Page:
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A blog about, frankly, anything

People Want To Be Marketed To

Let’s face it. We all have needs. We have needs for things beyond those things we need simply for survival (shelter, food, sex, etc). Once we meet Maslow’s foundational needs we begin wanting things that aren’t as easily attainable (relatively):

New tools, things to help in recreation or things to help us save time, to do something better or feel better about ourselves.

Common sense says that when you identify something you want from another person you should make a request of them. Why does this same principle not hold true commercially? Shouldn’t people make requests of brands when there’s something they want? We do this already, when we walk into a retailer or navigate to amazon.com. The whole notion of permission marketing is founded on this idea.

But does it work the other way around?

Should brands make requests of consumers?

“Hi, this is Walmart. The economy really sucks right now. Is there anything you need that we can help you with?”

In one sense brands already do this via advertising. The difference is that they make some intelligent (hopefully) guesses as to what we might want and then offer it up to us. But this is also inefficient, especially as the needs and wants fracture further into smaller and smaller niches. Even more so, as the places people go (in terms of media habits, behaviors, etc) also splinter.

So what’s left?

How about people being transparent with respect to their wants and needs, such that brands can observe them and, if there’s a match between a request and an offer, the brand can respond. Seems to make sense. The best way we have of doing this now is behavioral targeting (BT). However there’s a lot of anxiety around the use of BT. The prevailing concern is that the information gathered by BT could be used for nefarious purposes. These concerns tend to be exaggerated and can be easily addressed via anonymizing tools, equivalent to how retailers mask all but the last 4 digits of your credit card on your receipt.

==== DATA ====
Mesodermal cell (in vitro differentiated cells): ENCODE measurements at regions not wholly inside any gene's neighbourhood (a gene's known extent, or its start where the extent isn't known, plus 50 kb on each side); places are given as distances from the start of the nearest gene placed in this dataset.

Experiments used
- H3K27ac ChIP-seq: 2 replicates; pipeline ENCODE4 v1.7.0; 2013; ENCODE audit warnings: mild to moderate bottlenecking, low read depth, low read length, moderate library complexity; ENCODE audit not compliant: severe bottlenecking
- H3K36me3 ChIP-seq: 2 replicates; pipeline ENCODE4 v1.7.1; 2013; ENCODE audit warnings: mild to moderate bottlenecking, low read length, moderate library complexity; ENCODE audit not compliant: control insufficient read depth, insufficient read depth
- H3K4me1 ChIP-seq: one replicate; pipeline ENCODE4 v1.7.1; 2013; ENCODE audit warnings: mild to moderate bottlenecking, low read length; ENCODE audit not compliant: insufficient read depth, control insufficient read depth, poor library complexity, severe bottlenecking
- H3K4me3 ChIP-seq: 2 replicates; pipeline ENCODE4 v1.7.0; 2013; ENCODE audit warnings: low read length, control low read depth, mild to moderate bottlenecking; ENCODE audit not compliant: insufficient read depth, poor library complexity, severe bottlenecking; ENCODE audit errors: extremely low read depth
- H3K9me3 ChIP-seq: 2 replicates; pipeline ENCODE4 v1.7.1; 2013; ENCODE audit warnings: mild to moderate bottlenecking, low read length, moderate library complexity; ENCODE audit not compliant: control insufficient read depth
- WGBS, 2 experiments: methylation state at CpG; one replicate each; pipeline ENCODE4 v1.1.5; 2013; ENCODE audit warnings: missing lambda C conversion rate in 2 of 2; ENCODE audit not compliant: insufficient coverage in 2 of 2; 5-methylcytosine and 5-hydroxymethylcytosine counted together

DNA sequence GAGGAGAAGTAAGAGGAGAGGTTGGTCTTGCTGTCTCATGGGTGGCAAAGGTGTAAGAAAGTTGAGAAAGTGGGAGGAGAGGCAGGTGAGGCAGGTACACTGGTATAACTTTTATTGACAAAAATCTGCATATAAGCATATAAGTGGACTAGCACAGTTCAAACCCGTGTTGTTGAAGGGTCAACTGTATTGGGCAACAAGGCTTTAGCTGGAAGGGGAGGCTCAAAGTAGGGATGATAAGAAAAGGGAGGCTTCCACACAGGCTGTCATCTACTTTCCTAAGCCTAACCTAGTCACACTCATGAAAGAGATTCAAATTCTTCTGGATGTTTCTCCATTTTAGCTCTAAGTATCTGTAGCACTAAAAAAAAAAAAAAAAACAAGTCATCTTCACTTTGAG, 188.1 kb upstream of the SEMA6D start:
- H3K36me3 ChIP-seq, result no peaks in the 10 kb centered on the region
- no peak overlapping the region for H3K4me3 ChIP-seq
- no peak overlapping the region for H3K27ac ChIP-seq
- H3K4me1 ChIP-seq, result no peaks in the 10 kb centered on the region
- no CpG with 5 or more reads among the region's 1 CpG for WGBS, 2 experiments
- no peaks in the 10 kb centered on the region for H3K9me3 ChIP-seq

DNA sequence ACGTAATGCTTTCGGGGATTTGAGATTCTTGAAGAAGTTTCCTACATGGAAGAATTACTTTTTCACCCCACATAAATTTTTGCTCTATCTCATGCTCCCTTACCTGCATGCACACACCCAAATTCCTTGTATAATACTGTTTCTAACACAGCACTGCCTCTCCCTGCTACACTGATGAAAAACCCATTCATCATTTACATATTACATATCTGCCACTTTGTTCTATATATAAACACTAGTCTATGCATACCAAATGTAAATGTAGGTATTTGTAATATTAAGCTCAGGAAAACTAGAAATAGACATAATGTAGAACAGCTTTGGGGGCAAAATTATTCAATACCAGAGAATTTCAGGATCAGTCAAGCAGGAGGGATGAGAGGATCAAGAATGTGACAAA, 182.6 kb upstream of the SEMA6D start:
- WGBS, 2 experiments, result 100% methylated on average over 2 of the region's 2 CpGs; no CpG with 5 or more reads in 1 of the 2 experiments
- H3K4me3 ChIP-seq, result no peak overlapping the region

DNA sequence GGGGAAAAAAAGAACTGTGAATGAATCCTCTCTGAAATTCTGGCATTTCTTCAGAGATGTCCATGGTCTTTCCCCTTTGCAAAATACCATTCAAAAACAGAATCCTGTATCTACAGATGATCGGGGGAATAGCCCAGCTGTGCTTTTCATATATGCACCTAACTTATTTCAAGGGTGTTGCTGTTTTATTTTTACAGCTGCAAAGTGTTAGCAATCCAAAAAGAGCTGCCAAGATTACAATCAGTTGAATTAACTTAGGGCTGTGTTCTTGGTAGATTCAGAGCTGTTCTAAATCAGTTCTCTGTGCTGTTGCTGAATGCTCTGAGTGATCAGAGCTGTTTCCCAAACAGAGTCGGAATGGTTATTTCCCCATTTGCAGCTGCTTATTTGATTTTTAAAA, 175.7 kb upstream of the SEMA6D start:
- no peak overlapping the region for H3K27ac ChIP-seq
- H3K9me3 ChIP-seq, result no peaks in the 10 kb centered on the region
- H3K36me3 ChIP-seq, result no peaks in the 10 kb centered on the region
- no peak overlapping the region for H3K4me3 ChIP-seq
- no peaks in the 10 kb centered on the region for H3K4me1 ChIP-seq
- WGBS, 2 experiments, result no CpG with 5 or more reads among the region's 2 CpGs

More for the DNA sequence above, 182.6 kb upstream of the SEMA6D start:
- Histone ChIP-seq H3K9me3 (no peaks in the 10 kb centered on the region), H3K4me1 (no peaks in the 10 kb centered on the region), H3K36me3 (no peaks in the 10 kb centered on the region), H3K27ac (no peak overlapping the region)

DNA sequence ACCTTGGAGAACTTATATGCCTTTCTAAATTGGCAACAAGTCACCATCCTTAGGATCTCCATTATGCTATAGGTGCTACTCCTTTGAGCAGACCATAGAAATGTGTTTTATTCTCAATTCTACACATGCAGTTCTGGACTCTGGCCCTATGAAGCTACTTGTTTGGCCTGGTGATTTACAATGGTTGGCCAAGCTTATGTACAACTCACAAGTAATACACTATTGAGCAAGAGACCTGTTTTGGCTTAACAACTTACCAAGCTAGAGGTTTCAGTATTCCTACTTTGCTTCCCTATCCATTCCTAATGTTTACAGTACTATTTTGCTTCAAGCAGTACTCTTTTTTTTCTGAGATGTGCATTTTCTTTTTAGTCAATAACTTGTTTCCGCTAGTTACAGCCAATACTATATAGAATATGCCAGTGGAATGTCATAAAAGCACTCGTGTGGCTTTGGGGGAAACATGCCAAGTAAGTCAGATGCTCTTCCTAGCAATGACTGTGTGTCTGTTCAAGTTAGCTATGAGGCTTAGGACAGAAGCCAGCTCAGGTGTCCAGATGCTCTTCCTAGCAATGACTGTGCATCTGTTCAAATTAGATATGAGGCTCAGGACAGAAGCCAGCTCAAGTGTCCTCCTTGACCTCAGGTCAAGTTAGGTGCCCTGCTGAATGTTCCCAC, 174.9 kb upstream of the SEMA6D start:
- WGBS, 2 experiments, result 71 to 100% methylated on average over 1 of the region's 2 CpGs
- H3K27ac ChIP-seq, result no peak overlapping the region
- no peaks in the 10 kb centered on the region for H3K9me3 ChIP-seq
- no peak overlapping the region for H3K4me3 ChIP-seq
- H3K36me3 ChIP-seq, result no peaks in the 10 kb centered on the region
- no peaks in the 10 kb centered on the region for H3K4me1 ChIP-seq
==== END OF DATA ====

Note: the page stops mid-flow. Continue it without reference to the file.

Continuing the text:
I doubt this will happen within the next 5-7 years, mostly because most people still live in fear of the web when it comes to issues like privacy. However as younger generations, who grow up accustomed to granting more transparency online in exchange for its benefits, will move us beyond our generation’s willies about the web.

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Category: Marketing

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2 Responses

  1. I have wondered about this as well. For instance, I am a male who loves German cars. Showing me tampon and Pontiac commercials achieves nothing. However, my demographic information is worth something to somebody. If I was compensated for allowing myself to be targeted that changes things. Now advertising moves closer to information and it’s more useful and effective. I have not figured out that bridge yet, much less the privacy issues.

    • Nick says:

      The compensation piece is interesting. I think compensation will manifest itself not in dollars, or even micropayments, in my pocket but rather the freedom from non-targeted, irrelevant advertising.

      Clever how that works.

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